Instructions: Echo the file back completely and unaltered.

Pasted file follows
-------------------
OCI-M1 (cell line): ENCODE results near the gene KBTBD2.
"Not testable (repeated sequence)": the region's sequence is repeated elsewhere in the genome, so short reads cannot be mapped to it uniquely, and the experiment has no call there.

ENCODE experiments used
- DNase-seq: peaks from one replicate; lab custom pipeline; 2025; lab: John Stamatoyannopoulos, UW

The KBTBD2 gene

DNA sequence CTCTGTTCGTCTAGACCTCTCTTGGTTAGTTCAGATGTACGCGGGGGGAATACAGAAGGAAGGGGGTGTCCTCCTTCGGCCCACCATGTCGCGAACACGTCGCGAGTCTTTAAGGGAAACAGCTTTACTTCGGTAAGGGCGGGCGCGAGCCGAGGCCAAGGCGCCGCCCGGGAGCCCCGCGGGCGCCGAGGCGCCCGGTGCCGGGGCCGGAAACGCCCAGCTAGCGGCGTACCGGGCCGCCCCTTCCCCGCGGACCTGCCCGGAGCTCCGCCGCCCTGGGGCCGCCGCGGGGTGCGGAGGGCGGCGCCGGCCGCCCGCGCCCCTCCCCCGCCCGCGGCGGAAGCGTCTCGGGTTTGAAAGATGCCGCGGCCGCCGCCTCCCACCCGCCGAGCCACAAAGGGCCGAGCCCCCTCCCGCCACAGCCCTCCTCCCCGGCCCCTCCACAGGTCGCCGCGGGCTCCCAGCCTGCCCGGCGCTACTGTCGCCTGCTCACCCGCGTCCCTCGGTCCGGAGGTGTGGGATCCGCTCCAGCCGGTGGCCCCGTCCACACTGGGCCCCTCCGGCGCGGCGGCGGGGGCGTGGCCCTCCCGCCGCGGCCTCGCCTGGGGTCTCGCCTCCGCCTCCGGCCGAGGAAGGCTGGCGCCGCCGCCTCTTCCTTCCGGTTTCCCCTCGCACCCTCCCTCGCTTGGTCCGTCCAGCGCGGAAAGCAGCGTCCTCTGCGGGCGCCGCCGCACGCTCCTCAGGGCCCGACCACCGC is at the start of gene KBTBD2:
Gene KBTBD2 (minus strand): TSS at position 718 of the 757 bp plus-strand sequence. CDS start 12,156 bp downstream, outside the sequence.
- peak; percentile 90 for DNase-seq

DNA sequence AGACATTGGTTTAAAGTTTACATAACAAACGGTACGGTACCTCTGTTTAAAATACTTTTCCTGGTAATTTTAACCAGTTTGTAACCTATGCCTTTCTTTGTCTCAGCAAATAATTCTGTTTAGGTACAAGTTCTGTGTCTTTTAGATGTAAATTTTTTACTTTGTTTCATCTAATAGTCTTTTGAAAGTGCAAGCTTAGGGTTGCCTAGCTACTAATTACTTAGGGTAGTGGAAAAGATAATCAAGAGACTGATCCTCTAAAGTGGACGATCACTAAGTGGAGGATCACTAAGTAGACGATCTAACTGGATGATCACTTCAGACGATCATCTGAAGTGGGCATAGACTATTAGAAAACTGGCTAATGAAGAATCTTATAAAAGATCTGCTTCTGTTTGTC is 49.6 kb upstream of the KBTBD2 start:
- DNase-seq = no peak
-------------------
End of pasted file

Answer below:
OCI-M1 (cell line): ENCODE results near the gene KBTBD2.
"Not testable (repeated sequence)": the region's sequence is repeated elsewhere in the genome, so short reads cannot be mapped to it uniquely, and the experiment has no call there.

ENCODE experiments used
- DNase-seq: peaks from one replicate; lab custom pipeline; 2025; lab: John Stamatoyannopoulos, UW

The KBTBD2 gene

DNA sequence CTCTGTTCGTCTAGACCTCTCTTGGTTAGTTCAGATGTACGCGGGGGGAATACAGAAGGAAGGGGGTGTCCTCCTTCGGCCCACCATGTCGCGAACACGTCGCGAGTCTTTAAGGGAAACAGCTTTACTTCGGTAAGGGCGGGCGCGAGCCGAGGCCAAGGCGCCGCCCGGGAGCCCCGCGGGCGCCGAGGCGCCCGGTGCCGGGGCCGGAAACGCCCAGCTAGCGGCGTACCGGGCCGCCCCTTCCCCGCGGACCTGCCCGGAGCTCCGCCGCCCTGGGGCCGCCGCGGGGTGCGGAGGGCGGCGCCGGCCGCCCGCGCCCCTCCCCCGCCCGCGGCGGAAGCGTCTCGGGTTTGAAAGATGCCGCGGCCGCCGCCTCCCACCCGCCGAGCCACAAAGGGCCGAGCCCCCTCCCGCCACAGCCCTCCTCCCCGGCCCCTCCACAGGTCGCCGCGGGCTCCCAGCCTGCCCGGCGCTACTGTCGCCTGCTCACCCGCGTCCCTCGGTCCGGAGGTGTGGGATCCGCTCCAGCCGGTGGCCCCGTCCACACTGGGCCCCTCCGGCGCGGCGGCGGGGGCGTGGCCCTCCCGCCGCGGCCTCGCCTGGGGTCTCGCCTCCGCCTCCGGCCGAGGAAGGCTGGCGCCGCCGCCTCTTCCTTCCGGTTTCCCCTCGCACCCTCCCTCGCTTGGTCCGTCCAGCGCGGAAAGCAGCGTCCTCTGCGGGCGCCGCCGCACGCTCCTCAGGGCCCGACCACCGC is at the start of gene KBTBD2:
Gene KBTBD2 (minus strand): TSS at position 718 of the 757 bp plus-strand sequence. CDS start 12,156 bp downstream, outside the sequence.
- peak; percentile 90 for DNase-seq

DNA sequence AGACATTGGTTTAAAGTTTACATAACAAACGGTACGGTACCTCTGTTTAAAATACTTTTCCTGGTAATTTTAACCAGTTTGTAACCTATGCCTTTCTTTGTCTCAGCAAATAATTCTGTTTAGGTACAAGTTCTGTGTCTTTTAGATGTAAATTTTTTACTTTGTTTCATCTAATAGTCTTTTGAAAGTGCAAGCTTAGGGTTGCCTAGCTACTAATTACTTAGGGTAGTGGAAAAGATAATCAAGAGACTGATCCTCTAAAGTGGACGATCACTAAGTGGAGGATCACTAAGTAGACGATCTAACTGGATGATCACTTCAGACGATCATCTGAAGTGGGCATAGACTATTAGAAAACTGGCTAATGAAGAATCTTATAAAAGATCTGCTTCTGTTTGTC is 49.6 kb upstream of the KBTBD2 start:
- DNase-seq = no peak